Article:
Are You Planning to Adopt Teams for Your Workforce?

Dell EMC can help. We’re a gold-certified Microsoft partner and our consulting services team is responsible for all things Office 365. If you have any questions or happen to need assistance with any of these services, contact your Dell EMC representative or comment below and I’d be happy to respond.

The post How to Unleash the Power of Microsoft Teams appeared first on InFocus Blog | Dell EMC Services.


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Re: Backup Sharepoint 2016 with NMM 9.1.1.7

Hello experts,

we have a question about configuration of a SharePoint backup with NMM.

We tried to configure the backup with the wizard. Picture 1 is our farm. We have 2 WFEs.

We can choose one of the two WFEs for example xxxx076.

The backup works fine. But if we start NMM for recover, we only see the client xxx76 and xxx75 (Picture 2), not the xxxxx77.

The same if we choose the xxx77.

Does someone have the same configuration as us? And how do you configure the backup?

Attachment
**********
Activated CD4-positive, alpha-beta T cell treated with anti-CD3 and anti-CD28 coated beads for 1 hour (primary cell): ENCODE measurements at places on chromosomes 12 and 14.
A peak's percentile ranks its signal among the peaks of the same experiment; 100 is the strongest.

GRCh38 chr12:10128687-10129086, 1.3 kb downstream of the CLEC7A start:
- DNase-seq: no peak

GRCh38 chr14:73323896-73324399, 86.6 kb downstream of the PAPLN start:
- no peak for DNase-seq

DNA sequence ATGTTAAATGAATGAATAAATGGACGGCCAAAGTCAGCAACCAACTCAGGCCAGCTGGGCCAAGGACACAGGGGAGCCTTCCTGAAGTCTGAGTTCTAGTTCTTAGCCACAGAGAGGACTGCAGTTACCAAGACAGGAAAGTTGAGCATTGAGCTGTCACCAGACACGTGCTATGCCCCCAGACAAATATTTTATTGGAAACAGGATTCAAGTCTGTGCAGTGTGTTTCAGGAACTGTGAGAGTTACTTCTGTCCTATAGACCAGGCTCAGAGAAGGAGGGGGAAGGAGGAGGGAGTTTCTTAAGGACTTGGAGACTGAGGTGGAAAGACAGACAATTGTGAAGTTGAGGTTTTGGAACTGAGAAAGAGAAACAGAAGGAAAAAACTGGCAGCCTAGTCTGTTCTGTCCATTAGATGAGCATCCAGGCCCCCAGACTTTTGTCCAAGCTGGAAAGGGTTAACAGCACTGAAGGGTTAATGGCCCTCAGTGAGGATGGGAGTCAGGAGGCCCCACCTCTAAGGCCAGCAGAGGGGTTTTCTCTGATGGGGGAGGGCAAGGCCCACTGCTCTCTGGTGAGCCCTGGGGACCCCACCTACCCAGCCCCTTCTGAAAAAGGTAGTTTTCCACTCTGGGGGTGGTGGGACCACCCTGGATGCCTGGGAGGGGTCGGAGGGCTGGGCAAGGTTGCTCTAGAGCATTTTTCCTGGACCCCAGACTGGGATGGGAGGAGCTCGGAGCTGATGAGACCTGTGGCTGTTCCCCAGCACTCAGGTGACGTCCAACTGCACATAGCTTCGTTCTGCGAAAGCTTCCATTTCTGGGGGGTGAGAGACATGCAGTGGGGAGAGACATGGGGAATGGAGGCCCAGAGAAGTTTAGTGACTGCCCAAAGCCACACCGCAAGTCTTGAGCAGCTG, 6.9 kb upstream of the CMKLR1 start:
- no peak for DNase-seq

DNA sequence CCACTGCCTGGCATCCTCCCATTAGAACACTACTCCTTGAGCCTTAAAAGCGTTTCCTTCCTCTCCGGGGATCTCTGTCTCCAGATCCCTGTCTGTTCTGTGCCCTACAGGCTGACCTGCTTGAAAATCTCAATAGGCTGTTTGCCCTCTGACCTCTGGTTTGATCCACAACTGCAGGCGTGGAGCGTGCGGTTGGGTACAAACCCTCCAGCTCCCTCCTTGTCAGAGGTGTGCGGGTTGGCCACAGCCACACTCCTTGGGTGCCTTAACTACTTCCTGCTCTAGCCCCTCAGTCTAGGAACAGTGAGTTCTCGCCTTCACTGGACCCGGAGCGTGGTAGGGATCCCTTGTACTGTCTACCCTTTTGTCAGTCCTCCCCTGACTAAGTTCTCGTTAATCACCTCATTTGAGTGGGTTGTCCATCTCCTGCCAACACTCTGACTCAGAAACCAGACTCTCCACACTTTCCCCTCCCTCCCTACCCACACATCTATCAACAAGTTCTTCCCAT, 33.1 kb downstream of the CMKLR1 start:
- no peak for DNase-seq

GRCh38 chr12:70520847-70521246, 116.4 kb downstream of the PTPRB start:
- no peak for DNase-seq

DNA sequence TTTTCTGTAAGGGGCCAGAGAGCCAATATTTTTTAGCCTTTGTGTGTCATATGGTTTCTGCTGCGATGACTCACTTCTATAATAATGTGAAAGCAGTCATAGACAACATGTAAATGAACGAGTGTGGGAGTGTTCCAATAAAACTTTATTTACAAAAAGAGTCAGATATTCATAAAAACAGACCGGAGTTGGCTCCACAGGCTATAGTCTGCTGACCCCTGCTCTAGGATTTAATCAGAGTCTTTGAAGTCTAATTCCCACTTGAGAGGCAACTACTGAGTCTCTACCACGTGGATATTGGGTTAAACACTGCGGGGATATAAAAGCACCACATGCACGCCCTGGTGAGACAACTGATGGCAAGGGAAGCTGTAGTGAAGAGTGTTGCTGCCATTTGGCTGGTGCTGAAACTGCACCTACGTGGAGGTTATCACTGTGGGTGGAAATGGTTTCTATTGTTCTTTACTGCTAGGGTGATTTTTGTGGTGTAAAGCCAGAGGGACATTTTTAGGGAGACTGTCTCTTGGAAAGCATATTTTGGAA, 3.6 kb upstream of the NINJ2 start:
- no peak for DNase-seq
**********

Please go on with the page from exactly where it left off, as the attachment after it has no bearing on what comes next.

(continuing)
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VAn Le

wfes.jpgnmm.jpg

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Re: Publish Dashboard

Once you have made your Dashboard template, you can publish it to the web. To do so, you have two options:

1) you can publish to SharePoint, if you go the Admin pane and setup a connector/login to a SharePoint server in your environment

2) you can publish the dashboard as an .html file

The first one is pretty easy, as Microsoft provides all the components and you don’t have to much after it’s all set up. However, this only works in SharePoint, and even then, only certain WebParts can interact with it, so you’ll need to have a competent SharePoint admin to help build anything complex on your pages.